Even though people wore a lot of sweatpants and only dressed from the waist up to do Zoom business calls during the pandemic, that didn’t keep the winning designs from season one of Making the Cut from finding buyers, so much so that Amazon, who distributes both the show and sells the winning designs agreed to a second season.
“It did actually really, really well to the point where I was in disbelief, because, especially during the pandemic, I thought, ‘Okay, everyone is now going to hold on to their money. No one is going to want to spend anything,’” Heidi Klum, who hosts, judges, and executive producers the series, tells Monsters & Critics in this exclusive interview. “Actually, it came as a surprise that people were buying.”
And host, mentor and executive producer Tim Gunn chimes in, “I shared Heidi’s concerns about people spending any money, but our winning look from each episode sold out in 48 hours, so that’s pretty phenomenal.”
Filmed during the pandemic, season two takes place in a new city – Los Angeles — with new designers, but the same great sense of style, as it once again searches for the next great global fashion brand and designer.
Klum and Gunn will be joined by supermodel Winnie Harlow and fashion pop icon and Moschino Creative Director Jeremy Scott, who will serve as judges.
At the end of the season, they will award one of the group of 10 talented entrepreneurs and designers from around the world $1 million in prize money, the opportunity to sell a collection in Amazon Fashion’s store, and a mentorship with Amazon Fashion.
Monsters & Critics: This show is more a combination of art and commerce, so when you’re casting, how do you find designers who have the business aspect?
Heidi Klum: They all do have small businesses already. When we did a different show before, it was people who had other jobs and their hobby was sewing in their basement a little bit. Here we have established designers in the places where they live across the world. But, obviously, not to the extent that we want them to be. We want to boost them and help them. Make them a household name like a real global brand that people know around the world.
With Amazon, we will be selling globally, so you have this small brand of a super talented person and now everyone gets to see what this person can do, so it is a win-win situation for all the 10 designers because they all have the opportunity to be seen by the world.
Also, every week when we give them an assignment, they have the opportunity to get a winning look that people can shop from around the world.
But we find them from the videos they send us; they send us their portfolios. It is so many to go through, and then, obviously, you have talks with them to make sure because they have to be able to speak a little. You can’t be super quiet and super scared to talk when you have an interview or a camera in your face. Even though a lot of times in the beginning they are, “This is new. This is different,” it is one day past and they’ve forgotten all about it.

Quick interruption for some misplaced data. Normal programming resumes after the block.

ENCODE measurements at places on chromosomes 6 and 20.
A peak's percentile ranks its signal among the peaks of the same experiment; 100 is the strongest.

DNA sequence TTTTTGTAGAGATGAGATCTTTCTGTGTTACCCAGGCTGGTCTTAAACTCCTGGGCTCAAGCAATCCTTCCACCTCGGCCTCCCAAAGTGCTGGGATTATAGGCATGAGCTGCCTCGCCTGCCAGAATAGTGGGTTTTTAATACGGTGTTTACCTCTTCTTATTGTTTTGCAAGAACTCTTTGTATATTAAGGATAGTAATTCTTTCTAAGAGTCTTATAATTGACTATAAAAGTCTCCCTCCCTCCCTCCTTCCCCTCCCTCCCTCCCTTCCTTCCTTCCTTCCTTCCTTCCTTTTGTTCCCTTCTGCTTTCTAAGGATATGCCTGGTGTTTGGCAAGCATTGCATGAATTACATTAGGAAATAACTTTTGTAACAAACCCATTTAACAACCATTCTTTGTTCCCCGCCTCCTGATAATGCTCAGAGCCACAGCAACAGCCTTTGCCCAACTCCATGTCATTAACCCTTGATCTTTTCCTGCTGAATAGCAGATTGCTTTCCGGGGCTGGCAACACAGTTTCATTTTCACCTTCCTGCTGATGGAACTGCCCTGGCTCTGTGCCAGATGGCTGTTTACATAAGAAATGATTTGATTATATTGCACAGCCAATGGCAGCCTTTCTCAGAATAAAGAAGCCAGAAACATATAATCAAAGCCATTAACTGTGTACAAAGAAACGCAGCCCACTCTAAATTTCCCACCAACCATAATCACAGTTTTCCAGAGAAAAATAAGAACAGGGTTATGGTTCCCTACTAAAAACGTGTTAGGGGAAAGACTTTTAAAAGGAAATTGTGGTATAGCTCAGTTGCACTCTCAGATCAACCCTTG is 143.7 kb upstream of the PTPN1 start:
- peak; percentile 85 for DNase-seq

M&C: Since Amazon is selling the clothes, how much input do they have each episode on the final decision? Do they weigh in?
Heidi Klum: No.
Tim Gunn: No. Actually, Amazon Fashion is sent images and if something alarms them…
Heidi Klum: …or if something is not physically doable…
Tim Gunn: But that has not happened.
Heidi Klum: Obviously, we need to be able to manufacture everything. We haven’t gotten a call, “No, the one you want, we can’t have.” We have not had that.
M&C: You say this isn’t a sewing competition, but there are several times when the overnight seamstresses don’t get it right or the garment finished, so the designers have to sew. And Olivia wasn’t happy that Andrea couldn’t sew. So, isn’t it really still an issue?
Tim Gunn: Yes, they do. They need to know how to execute a garment. It’s like an architect, you need to know how to build the building. Are you going to build it in real life? Are these brand creative directors and managers going to be making their own clothes? No, they’re not. It is why we bring in the seamstress teams for them to oversee. But the seamstresses only sew, they don’t cut, they don’t do pattern making. So, the designers have to be deft at execution.
The comments about Andrea not knowing how to sew, indeed she does.
Heidi Klum: I think Olivia was just being snarky.
M&C: Since this is more geared to immediate sales on Amazon, do you miss the fun of the unconventional challenge where the designers had to create a look without fabric on Project Runway? They were always so creative.
Heidi Klum: The unconventional challenge was also my most fun, I also feel like it was also borderline arts and crafts. Now we really want to make real clothes. Again, on Project Runway, there was always the winning look, and you saw it on TV, but then it was gone. A lot of times, it was glued together with a glue gun or whatever. It looked fantastic, but now we are making real clothes for real people around the world, people who work all day long to spend money to buy something, so we want to make real fashion.
We want to have a real brand, so we didn’t want to do things with a glue gun anymore. This is serious. This is business. We are giving someone a million dollars at the end of this. I only know one other show that does that, so I feel there is the biggest prize ticket at the end. So, people need to be skilled, but more so, they need to understand who they are as a designer and who are they designing for.
Making the Cut Season 2 begins streaming on Amazon Prime on Friday, July 16. Two new episodes drop every week culminating in the finale on August 6, 2021.